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‘What are Journalists Worth?’

My father says, “Journalists are forced to be the world’s dirtiest people, the orderlies of society, they get ‘material’ from everything — from the dirty underwear of the ‘stars’ to honest village women milking their cows. Don’t do this work — you won’t go hungry as long as I’m around.”

Yeah, sure, but I, past the age of 40, want to support myself, which is why being a writer graduated from the polytechnic, I am in journalism and I don’t know how my next contact with the world of journalism will end. 

Still fresh in my memory are those days when beloved Gayane Babayan was complaining about her boss (I can give his name but there’s no need, everyone will know who I’m talking about anyway) — she wrote for a newspaper but never got paid.

She said: “Luso, it’s been a year that my finger’s been stuck on the redial button — I’m so fed up with calling. He keeps throwing me off, that man with no shame; it’s been a year he’s been saying soon. When is that guy’s ‘soon’ when it never arrives?”

Somehow, by getting her friends involved in this affair, she succeeded with her sweat and tears in getting at least a portion of the salary owed to her. Then she went working at other news outlets and said that everything was fine, though then she was complaining, saying “Luso, I’ve become an idolator of material — wherever I look, I’m searching for material [for a story].”

If it wasn’t for Gayane’s unique, unembarrassed manner, no material would become a story because in this country either nothing happens or so many similar things happen that you have to employ I don’t know what sort of tricks to get your news story read. We are neither big and daft like Russia nor civilized and liberal like Europe — nor multicultural and diverse like the US, for a story not to be a problem. Whatever “material” there is everyone’s already written about everyone — everyone dreams of the “exclusive”. Even with me, when I was a “story,” Gayane conducted an interview for all three papers where she was submitting pieces.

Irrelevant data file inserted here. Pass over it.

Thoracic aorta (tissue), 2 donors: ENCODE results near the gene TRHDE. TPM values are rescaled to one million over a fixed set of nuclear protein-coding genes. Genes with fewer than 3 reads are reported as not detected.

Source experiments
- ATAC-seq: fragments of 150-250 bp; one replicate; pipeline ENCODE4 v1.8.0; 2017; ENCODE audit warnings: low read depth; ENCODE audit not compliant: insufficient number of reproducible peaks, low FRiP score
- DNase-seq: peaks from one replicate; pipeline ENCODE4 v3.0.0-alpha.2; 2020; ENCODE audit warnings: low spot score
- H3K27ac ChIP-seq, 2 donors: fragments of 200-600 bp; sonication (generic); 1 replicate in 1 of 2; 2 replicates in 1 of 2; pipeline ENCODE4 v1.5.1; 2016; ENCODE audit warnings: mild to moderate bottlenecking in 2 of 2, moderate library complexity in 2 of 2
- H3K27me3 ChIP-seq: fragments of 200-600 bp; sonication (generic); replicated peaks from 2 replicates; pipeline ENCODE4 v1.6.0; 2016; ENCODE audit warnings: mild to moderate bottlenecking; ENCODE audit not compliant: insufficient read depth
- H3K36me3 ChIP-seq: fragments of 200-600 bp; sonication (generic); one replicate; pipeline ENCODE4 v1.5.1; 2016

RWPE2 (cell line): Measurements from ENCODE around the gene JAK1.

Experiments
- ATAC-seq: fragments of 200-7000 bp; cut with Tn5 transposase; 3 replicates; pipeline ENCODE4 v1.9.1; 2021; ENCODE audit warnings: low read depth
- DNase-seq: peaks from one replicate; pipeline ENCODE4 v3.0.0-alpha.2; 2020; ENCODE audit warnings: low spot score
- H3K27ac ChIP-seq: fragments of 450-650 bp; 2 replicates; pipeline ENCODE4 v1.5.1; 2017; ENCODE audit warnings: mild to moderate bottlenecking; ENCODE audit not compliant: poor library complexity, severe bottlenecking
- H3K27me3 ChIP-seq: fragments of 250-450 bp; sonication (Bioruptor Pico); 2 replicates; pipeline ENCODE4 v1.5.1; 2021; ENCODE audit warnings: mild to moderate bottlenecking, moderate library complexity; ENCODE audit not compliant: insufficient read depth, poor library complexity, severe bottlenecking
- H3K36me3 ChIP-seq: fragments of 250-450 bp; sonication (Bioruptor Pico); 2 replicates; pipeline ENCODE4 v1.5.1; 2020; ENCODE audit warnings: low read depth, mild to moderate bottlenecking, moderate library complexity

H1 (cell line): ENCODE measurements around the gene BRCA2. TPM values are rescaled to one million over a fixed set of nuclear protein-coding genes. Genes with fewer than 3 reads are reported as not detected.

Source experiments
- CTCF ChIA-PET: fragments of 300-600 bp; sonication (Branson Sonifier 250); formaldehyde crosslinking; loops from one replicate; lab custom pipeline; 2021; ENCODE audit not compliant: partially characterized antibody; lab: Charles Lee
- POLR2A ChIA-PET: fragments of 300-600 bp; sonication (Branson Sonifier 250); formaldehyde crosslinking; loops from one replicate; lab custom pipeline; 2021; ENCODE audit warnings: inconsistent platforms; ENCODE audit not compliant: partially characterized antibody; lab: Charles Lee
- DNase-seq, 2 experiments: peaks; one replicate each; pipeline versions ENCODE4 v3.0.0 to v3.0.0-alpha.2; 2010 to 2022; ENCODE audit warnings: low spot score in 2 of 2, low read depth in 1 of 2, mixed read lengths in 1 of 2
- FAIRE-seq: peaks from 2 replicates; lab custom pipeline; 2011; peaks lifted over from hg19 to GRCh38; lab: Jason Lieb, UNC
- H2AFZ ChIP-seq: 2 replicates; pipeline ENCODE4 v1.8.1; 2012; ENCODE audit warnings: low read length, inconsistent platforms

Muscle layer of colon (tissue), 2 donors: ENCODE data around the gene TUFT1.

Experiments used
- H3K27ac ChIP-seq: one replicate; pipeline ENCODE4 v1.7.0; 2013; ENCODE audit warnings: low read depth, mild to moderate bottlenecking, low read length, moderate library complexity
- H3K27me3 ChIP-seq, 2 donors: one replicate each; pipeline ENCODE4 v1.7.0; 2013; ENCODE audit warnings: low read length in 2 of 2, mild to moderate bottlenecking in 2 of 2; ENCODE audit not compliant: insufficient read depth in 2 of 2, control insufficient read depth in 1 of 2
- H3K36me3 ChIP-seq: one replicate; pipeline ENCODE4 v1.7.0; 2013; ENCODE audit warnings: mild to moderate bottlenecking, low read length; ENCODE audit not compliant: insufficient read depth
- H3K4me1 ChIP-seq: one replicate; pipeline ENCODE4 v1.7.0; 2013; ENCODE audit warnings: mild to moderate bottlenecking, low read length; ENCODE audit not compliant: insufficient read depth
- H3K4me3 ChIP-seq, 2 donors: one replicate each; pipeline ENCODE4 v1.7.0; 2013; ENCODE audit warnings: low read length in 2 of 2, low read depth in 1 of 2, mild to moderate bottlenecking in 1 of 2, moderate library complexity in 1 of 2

She’s no longer, but for me she’s a “story”. That is to say, not her, but the phenomenon which brought her to my recollection. And the phenomenon is called “throwing oneself.” No matter how odd it might seem, journalists today have as many options of “throwing themselves” as sex workers, who are taken who knows where, though they know why they’re being taken there; it’s all the same, they can’t know what will happen, what will be required of them and how much money they’ll give or won’t give. 

In both cases, the person is defenseless, since there is no legal employment contract anywhere. In journalism, I’m referring to incidents when employees are taken, say, “on probation” or “let’s see how you write” or “let’s see how the paper moves forward”  — when there is no specific contracted position or honorarium. 

Though in these cases too it’s possible to “throw oneself,” because both print and online news media today are launched by someone’s money and are aimed at serving a specific interest, mainly political. These are preparations months, even years ahead of the elections, to gather readers for articles by journalists who are read and keep them later on the basis of visiting the website from inertia or reading the paper out of habit. They can also be about bringing someone into the industry from literary circles and then pursuing goals of establishing magazines and websites based on her notoriety, getting hold of funding from abroad for some non-governmental organization or business plan, health websites and publications — advertising medication or medical establishments, and so on and so on and so on…